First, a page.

CINCINNATI – The fatal shooting of Sam DuBose by University of Cincinnati officer Ray Tensing was "not justified" and violated department policy, according to an independent investigative report released by the university Friday.
It also said Tensing was "not factually accurate" in his account of events during the off-campus traffic stop on July 19, rejecting his claim that he was dragged by DuBose's car, as a grand jury did.
The DuBose family's attorney disputed a significant finding in the report and suggested that Tensing - and other UC officers - have been guilty of racial profiling in making traffic stops. Tensing said he followed DuBose a mile off campus because his car did not have a front license plate.
"The whole notion that this was a good [traffic] stop, we have real problems with that because we do believe there is a discriminatory traffic stop policy in place," attorney Al Gerhardstein said.
Otherwise, the report echoed the criminal investigation that led to an indictment of murder and voluntary manslaughter against Tensing. The shooting "never should have occurred" and was "entirely preventable," the 65-page report says.
The report says Tensing, who is white, acted appropriately in stopping DuBose, who was black, but Tensing made "a critical error in judgment" and allowed the situation to escalate, resulting in the deadly shooting, Dr. Robin Engel, Vice President for Safety and Reform, said in reviewing the findings. Engel and other UC officials appeared at a news conference to discuss the report.
DuBose's brother Aubrey was there, too. He said he is still mourning his brother but he did not blame police in general, only Tensing.
WATCH the body-cam video of the shooting below (WARNING: This may be too graphic for some viewers. The shooting takes place at 1:55.)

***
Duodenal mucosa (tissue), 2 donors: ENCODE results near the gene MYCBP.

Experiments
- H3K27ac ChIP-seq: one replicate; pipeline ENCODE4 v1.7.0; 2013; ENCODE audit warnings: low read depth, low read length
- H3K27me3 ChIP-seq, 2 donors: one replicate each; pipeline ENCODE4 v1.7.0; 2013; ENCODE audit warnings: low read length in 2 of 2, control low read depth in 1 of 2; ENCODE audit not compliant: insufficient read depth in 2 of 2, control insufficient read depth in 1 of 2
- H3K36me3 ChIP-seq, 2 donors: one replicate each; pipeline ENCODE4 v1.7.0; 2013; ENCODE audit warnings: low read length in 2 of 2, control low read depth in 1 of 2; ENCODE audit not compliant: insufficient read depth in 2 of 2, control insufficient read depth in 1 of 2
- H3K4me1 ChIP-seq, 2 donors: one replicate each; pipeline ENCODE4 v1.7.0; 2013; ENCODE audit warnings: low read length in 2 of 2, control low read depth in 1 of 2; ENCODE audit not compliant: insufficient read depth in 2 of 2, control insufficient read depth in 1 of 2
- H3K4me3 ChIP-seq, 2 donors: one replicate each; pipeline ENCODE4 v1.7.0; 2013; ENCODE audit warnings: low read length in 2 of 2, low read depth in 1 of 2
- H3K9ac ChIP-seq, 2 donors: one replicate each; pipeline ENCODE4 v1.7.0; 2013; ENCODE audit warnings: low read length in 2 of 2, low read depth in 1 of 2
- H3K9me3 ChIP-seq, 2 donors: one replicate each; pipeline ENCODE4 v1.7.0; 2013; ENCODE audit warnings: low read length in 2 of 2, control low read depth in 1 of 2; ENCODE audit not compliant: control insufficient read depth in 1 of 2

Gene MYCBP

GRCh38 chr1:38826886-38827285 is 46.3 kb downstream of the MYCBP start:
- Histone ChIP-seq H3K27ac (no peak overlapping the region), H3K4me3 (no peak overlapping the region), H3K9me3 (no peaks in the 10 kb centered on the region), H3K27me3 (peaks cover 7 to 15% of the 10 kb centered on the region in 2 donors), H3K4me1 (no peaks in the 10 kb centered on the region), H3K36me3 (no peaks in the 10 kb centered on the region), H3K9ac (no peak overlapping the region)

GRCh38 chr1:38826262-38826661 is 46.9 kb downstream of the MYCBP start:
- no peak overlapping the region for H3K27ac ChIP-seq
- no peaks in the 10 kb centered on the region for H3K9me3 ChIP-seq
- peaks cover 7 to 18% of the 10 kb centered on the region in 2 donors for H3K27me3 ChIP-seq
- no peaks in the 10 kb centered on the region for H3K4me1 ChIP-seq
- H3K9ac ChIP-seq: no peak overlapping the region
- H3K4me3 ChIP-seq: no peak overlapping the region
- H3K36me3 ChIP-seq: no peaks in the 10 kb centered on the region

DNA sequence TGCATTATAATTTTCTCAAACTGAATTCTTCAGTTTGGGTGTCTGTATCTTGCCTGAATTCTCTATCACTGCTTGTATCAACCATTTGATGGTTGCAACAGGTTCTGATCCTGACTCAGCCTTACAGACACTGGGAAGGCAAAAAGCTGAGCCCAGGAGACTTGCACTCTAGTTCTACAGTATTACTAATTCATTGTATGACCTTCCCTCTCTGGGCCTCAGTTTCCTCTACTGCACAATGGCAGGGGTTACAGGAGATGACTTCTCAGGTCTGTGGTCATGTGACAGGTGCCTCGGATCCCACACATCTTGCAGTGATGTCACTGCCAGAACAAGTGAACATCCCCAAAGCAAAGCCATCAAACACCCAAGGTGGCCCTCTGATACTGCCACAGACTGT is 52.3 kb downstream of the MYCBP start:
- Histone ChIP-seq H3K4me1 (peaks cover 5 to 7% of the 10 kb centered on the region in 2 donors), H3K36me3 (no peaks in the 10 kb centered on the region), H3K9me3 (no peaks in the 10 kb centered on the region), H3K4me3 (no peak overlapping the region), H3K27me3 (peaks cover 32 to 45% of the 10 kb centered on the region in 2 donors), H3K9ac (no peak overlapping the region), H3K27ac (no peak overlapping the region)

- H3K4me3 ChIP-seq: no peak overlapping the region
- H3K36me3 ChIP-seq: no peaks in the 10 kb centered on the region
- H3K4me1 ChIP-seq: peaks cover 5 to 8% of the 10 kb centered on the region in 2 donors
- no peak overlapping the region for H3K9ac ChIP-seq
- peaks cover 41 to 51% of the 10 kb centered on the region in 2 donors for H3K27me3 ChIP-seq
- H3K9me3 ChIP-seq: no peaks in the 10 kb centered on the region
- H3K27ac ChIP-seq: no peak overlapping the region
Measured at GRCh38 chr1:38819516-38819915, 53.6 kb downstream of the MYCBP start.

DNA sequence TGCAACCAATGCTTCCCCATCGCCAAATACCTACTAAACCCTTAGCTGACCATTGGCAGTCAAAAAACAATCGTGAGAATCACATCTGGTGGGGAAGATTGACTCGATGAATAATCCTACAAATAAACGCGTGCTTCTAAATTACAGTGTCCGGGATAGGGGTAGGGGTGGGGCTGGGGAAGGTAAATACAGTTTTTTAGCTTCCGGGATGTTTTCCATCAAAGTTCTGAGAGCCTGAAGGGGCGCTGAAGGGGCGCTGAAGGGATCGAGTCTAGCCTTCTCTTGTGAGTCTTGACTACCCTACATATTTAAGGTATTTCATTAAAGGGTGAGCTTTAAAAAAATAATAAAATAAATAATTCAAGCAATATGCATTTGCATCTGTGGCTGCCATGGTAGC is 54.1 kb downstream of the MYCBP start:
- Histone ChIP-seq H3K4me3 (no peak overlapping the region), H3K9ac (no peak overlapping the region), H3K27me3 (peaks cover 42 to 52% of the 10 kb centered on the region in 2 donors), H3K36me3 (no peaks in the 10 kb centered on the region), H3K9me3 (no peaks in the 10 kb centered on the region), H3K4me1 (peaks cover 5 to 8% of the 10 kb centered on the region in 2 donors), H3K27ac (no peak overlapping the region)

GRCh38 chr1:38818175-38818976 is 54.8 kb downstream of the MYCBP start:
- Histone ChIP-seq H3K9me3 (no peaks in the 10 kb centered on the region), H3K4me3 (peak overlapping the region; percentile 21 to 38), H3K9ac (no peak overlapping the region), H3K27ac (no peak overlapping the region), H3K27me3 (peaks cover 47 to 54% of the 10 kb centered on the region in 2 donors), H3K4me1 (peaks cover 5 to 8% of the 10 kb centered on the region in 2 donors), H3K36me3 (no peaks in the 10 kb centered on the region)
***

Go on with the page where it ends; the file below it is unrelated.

"I'm sitting here without my brother and it didn't have to happen, it's just hard to put into words what I feel," he said.
"I do feel like this was an isolated incident. I don't feel like cops are like this, just killing people. I feel like he may have been an outlier for that."
When the subject of racial profiling came up, UC officials spoke to separate Tensing from the rest of UCPD.
S. Gregory Baker, UC Director of Police Community Relations, acknowledged Tensing's record of stopping black motorists nearly four times as often as whites.
"There was a distinct disproportion in the number of citations he wrote to African Americans as compared to his peer officers," Baker said.
James Whalen, just hired as Director of Public Safety last month and former Cincinnati Police assistant chief, said: "We have a professional police department that quite frankly needs to be picked up here. They've been the subject of an incredible amount of criticism because of the bad actions of one person."
"UC is committed to working with the community to rebuild the trust we lost," Engel said.
As recommended in the report, Engel said UC would move to build a more diverse work force, hold diversity training for officers in October and conduct a review of all aspects of the UCPD. She noted that UC had already created "an early warning system" to red-flag officers like Tensing.
Contacted after the report was released, Tensing's attorney, Stew Mathews, said he had "no comment at this time. And you can quote me on that."